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Messages - adventurepdx

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31
General Discussion / Re: Deciphering AMTRAK
« on: July 26, 2021, 03:10:18 pm »
Can someone give me a compelling reason why I should ask the American tax payers to subsidize my adventures?

Because other forms of transportation in America get more subsidies?

Roads and airports get A LOT of money from American tax payers. Amtrak has been starved from its inception, and if we want better train service and alternatives to just roads and planes, they are going to need more $$.

32
General Discussion / Re: Deciphering AMTRAK
« on: July 24, 2021, 03:37:30 pm »
Have you checked out these two links? If you haven't, you definitely should:
https://www.amtrak.com/bike
https://www.amtrak.com/onboard/bring-your-bicycle-onboard/bike-faqs.html

In short, if the train doesn't have some sort of roll-on bike service, to bring a bike aboard:
  • You will need to box the bike. Amtrak provides boxes for a cost, but sometimes a station may be out of boxes.
  • The train you take will have to have checked baggage service.
  • Both the origin station and destination station have to have checked baggage service.

33
If you use the Interstate Bridge (I-5) from Vancouver to Portland, there's not that much bike path you'd be on, the rest is city streets.
Taking the Glenn Jackson Bridge (I-205) would mean more bike path, but that would be going out of your way if you are trying to get to central Portland.

34
The Sam Hill Memorial Bridge is only a half-mile long. A number of the bridges on the Pacific Coast Route are longer. The most oft-discussed bridge there is the Coos Bay Bridge, which is over a mile long.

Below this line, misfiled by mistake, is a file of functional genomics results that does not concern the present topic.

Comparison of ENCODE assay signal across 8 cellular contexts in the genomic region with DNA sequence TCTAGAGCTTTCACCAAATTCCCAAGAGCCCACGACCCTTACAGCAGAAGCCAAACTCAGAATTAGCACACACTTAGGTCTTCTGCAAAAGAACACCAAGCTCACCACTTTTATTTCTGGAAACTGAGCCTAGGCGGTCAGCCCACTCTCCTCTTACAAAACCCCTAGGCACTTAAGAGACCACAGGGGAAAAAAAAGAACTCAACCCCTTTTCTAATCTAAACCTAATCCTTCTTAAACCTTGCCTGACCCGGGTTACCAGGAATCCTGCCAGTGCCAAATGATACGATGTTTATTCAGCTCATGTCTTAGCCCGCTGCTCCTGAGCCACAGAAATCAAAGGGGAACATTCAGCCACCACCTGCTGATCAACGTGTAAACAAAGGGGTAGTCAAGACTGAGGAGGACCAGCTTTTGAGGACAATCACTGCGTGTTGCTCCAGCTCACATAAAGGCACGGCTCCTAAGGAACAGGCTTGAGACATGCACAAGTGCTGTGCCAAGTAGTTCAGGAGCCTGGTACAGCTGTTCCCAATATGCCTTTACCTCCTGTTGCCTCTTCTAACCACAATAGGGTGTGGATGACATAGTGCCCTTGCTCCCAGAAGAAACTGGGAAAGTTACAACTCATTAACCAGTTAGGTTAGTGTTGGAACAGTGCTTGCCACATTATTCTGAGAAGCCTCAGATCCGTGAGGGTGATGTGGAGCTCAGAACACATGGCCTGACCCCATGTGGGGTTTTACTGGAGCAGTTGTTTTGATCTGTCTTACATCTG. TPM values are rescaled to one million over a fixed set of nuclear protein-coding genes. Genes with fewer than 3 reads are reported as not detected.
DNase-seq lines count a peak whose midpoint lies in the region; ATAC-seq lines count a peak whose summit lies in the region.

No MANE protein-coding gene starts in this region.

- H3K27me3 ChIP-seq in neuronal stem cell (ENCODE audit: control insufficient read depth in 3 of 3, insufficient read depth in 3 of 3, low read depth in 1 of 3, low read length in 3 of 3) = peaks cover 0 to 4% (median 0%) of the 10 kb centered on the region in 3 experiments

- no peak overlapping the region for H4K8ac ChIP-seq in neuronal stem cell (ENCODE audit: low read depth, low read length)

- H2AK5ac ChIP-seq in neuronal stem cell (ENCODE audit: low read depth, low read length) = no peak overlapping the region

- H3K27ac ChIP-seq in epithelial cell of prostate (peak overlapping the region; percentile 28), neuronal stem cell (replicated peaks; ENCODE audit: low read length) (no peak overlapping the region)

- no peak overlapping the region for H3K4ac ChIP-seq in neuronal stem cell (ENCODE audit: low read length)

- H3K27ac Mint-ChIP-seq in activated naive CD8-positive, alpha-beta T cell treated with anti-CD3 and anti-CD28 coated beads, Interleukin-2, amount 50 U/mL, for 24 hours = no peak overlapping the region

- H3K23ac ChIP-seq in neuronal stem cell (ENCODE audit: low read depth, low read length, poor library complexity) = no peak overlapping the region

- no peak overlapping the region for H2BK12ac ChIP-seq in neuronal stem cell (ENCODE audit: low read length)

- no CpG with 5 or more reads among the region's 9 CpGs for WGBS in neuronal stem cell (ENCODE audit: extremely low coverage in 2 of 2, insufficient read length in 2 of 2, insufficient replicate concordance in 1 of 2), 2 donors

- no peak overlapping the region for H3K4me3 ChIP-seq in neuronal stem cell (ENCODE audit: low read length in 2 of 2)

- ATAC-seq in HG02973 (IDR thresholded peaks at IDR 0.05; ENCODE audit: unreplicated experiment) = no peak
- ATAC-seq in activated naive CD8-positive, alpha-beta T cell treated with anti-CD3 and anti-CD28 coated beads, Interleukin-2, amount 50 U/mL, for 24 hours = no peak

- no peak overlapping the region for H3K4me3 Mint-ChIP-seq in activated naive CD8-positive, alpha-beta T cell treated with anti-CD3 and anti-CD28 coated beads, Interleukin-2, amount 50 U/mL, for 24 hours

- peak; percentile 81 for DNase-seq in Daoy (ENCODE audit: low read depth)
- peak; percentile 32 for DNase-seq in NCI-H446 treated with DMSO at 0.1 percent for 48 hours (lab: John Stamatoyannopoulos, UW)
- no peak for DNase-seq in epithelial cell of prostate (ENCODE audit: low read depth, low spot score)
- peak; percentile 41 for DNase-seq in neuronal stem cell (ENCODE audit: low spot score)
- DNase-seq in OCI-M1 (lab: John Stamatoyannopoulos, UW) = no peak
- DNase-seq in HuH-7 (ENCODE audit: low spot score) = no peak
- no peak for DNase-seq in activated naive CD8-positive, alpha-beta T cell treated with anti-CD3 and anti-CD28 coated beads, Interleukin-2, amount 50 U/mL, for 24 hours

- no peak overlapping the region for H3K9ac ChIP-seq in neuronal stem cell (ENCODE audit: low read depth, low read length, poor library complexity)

People do talk about the Coos Bay Bridge, but I think the Pacific Coast bridge people fear most is the Astoria-Megler Bridge, which is a whopping four miles long! The fear of this bridge has people going far out of the way to avoid it. (I'm pretty sure that's the reason why ACA's Pacific Coast Route through Washington is so weird.) I've ridden it several times, and didn't find it anywhere near as bad as people made it out to be. I think the length is what gets people worked up--no matter how fast you ride, you are going to spend at least fifteen minutes of your life on this bridge, and once on, there's no way out until the other end.

One good thing about the Astoria bridge is there are traffic lights at both ends, controlling the flow of vehicles onto the bridge. Traffic comes in waves vs. being a steady flow. So there will be a minute or two with no cars passing, then a minute or two of cars passing.

Getting back to the Sam Hill Bridge, there is a light on the south side of the bridge, so if you are northbound you'll have that same "waves of cars" phenomenon like the Astoria Bridge.


35
I did it once. It seemed OK to me. Yeah, there's not much of a shoulder but traffic was courteous. I liked it more than crossing The Dalles Bridge (US 197) to the west, though that bridge has a sidewalk.

My least favorite bridge across the Columbia has to be the Lewis and Clark (Longview) Bridge further west.

As for suggestions: I always ride these kind of bridges as fast as I can.

36
All true. Related to crossing from Vancouver, I have read that the bike trails there are frequently blocked by encampments  of homeless folks...is this just exaggeration?

I couldn't tell you, since it's been at least a year since I biked in Vancouver. However, the routing I'd take from Seattle/Tacoma to Portland via Vancouver doesn't really use bike trails.

37
What about crossing at Cathlamet, as per Pacific Coast Adventure Cycling Map?

One can do that, and the Westport Ferry is a pleasant crossing. But if one is trying to get from Tacoma to Seattle, it can add about 45 miles onto the trip, a ride that's about 150 miles by itself. That's quite a bit to add onto it if you aren't in the mood for a leisurely route, or don't have the time to devote almost an extra day to the trip.

38
General Discussion / Re: Tires for a 29" Fargo
« on: March 23, 2021, 11:41:46 pm »
You guys do know that 29" is the same as 700c right?  So any 700c touring tire will work fine.

True. And I know that 29" is a bit of a marketing gimmick. That being said, when I hear about a bike with 29" wheels, I think about tires at least 1.75" wide or wider and a bike built around handling that particular width. While someone could slap some 28mm wide Marathons on a 29" wheel, I'm guessing that possibility is slim.